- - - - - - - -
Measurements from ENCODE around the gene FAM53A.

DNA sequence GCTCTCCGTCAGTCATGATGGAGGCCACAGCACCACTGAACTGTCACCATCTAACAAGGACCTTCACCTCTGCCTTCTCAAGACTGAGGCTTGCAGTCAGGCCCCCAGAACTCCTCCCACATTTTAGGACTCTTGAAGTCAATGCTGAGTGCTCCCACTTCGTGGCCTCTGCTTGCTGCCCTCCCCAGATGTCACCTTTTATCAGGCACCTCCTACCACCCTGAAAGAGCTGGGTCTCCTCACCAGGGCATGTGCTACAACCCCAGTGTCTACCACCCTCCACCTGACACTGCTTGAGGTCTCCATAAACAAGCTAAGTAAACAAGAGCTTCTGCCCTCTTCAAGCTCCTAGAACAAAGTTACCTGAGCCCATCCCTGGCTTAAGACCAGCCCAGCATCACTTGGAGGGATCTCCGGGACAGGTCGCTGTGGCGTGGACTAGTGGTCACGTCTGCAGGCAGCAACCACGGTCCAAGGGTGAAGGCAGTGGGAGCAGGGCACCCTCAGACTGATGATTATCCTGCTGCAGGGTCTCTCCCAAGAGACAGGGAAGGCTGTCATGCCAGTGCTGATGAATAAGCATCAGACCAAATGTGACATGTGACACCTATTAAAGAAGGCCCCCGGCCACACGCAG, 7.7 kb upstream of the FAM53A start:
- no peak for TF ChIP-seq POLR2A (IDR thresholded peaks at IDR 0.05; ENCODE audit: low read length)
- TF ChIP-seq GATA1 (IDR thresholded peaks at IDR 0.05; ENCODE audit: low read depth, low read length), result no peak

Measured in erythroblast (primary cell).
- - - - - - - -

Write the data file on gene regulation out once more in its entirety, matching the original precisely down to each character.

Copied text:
Measurements from ENCODE around the gene FAM53A.

DNA sequence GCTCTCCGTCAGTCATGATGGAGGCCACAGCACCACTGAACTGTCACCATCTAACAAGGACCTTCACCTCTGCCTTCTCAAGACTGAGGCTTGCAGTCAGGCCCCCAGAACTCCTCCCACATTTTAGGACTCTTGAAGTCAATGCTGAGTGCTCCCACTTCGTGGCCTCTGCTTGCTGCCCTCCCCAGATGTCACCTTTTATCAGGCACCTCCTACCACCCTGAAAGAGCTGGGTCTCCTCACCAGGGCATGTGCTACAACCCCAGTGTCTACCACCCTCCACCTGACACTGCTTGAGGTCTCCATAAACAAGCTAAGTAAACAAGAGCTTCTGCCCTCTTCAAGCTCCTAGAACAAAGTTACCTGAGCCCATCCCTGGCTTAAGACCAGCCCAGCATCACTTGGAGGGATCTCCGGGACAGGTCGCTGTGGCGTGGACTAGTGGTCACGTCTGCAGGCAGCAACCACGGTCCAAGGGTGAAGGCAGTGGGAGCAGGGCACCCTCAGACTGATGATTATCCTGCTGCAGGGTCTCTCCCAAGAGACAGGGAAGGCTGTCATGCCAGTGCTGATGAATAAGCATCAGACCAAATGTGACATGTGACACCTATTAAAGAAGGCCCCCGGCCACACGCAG, 7.7 kb upstream of the FAM53A start:
- no peak for TF ChIP-seq POLR2A (IDR thresholded peaks at IDR 0.05; ENCODE audit: low read length)
- TF ChIP-seq GATA1 (IDR thresholded peaks at IDR 0.05; ENCODE audit: low read depth, low read length), result no peak

Measured in erythroblast (primary cell).